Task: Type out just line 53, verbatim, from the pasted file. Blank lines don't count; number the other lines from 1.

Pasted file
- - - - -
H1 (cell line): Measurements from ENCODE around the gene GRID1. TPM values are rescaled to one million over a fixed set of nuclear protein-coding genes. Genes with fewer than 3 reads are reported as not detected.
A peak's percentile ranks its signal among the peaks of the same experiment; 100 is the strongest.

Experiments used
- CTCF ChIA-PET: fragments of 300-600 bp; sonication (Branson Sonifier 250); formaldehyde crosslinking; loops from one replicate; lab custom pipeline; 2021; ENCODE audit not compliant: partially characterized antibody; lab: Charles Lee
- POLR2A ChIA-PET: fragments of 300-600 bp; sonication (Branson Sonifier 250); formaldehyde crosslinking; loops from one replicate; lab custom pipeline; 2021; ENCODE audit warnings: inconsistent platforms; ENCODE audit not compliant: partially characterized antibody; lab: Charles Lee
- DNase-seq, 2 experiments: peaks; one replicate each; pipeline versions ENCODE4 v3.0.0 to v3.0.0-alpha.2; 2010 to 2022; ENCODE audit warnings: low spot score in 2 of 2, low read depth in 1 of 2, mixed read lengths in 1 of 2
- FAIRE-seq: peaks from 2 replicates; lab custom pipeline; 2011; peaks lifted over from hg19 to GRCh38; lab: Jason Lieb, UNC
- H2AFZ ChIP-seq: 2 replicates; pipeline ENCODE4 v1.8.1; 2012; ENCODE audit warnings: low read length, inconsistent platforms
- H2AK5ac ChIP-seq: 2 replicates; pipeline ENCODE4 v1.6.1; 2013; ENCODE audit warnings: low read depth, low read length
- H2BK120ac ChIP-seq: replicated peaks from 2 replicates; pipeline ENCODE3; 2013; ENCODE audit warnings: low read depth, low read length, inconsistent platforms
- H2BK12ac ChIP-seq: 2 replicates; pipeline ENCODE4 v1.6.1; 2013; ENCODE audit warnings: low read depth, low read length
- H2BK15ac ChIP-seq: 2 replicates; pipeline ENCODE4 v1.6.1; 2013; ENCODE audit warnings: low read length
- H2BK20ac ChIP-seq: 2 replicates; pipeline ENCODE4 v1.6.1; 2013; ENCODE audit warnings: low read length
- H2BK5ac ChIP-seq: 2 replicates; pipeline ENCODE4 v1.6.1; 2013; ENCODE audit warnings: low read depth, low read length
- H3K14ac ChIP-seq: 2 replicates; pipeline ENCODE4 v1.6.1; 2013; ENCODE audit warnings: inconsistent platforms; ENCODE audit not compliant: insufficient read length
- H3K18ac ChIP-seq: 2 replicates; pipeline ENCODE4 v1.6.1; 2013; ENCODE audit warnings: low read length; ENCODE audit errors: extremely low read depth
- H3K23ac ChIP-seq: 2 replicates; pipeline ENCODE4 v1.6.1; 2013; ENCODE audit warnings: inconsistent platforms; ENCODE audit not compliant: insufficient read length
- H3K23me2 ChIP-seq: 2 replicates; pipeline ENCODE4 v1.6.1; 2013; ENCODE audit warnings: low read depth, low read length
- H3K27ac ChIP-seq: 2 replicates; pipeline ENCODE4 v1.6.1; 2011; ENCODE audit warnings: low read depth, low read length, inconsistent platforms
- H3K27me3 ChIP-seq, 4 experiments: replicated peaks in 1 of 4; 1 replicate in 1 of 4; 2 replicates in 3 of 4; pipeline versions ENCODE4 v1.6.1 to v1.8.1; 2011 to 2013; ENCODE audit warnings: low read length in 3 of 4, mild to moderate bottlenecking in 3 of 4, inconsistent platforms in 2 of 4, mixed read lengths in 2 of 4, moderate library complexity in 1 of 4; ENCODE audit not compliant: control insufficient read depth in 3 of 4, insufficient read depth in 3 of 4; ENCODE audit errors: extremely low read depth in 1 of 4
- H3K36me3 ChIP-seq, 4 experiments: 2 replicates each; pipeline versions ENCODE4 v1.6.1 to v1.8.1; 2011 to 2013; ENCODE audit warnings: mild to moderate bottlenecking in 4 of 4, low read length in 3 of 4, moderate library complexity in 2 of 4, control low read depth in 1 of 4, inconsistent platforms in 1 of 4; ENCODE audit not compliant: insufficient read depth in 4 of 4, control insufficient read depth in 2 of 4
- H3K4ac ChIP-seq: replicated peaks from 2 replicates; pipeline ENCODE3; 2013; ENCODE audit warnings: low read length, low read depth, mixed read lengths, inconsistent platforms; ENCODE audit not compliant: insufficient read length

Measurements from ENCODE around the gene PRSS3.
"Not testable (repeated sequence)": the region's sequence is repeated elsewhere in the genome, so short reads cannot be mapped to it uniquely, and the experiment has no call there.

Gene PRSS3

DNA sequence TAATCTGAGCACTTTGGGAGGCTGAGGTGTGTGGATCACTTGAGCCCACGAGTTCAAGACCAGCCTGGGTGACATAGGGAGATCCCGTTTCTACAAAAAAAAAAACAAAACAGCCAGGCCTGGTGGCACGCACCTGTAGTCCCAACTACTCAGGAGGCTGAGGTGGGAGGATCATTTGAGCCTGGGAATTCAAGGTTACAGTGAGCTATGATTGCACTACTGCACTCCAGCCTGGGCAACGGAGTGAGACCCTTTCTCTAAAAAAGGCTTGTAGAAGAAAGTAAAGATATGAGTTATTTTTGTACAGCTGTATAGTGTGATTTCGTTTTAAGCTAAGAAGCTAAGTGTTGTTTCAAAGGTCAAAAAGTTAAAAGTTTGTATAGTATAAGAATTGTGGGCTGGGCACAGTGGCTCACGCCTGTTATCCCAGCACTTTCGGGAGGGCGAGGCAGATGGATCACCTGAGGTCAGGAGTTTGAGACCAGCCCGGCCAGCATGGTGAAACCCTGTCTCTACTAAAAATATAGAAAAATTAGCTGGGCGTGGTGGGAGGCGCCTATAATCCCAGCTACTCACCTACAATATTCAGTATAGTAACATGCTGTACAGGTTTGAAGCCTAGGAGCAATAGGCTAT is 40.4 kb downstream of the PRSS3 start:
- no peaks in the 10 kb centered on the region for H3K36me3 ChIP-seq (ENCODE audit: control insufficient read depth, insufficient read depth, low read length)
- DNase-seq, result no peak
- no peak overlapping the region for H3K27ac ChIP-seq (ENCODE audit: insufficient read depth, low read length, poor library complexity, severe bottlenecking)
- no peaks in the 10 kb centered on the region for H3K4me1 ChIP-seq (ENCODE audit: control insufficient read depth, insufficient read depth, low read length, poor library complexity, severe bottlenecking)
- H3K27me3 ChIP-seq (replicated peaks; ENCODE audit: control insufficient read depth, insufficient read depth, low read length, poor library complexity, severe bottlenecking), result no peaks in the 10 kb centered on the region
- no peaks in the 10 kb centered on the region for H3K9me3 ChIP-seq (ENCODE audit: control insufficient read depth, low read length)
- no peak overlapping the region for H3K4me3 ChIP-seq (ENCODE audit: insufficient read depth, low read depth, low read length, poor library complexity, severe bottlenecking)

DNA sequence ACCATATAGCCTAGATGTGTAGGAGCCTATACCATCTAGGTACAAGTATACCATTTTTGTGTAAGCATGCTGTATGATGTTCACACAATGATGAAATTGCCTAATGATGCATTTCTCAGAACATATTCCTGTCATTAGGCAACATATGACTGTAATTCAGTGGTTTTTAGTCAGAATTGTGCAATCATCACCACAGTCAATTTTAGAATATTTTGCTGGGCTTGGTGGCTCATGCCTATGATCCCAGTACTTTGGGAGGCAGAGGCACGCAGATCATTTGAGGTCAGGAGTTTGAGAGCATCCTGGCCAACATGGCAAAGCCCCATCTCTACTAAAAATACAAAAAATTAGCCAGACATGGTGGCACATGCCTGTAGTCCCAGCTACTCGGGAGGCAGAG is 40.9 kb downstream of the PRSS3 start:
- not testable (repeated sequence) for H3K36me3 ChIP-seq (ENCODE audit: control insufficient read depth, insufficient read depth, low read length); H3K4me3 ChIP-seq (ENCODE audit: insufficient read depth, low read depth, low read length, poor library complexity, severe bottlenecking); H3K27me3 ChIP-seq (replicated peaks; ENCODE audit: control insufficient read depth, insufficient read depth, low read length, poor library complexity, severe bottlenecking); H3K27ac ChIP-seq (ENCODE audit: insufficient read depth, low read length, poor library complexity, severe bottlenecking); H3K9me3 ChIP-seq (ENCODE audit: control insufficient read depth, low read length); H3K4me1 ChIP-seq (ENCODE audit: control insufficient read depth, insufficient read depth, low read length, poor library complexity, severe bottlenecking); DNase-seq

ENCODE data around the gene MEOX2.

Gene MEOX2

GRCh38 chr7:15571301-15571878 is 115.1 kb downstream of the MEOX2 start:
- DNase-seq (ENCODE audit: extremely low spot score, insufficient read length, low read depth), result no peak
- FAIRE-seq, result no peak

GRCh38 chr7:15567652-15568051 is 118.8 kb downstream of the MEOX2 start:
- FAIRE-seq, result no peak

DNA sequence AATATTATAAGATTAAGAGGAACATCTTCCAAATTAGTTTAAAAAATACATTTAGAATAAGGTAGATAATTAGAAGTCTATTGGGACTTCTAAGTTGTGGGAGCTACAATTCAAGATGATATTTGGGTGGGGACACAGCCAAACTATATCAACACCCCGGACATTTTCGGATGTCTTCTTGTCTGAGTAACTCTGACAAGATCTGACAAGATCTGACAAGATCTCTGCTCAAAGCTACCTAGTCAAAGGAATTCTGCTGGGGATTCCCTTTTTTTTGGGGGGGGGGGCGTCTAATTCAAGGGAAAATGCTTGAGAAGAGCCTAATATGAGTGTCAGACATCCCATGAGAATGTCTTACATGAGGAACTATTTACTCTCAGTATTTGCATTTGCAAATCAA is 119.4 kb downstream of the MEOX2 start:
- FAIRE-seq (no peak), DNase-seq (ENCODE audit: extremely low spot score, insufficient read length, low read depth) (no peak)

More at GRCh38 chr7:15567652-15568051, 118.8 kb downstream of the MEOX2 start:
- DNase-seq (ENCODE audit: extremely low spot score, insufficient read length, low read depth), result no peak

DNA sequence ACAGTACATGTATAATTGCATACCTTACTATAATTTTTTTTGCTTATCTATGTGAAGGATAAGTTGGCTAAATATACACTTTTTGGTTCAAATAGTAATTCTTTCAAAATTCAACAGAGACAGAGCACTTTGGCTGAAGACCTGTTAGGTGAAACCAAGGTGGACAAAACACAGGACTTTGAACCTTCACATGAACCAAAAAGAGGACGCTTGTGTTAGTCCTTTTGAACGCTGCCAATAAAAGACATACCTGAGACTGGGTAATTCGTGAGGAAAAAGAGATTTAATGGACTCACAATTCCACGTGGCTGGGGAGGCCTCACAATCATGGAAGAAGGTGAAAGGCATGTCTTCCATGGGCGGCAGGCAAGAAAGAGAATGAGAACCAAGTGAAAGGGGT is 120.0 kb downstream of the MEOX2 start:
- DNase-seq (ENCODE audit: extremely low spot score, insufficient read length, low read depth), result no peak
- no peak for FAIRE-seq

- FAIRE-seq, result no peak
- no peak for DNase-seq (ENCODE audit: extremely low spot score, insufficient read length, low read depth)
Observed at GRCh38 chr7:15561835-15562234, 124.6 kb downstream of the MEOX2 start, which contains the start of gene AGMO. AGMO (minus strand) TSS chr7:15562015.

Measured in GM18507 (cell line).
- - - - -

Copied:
Measured in GM18507 (cell line).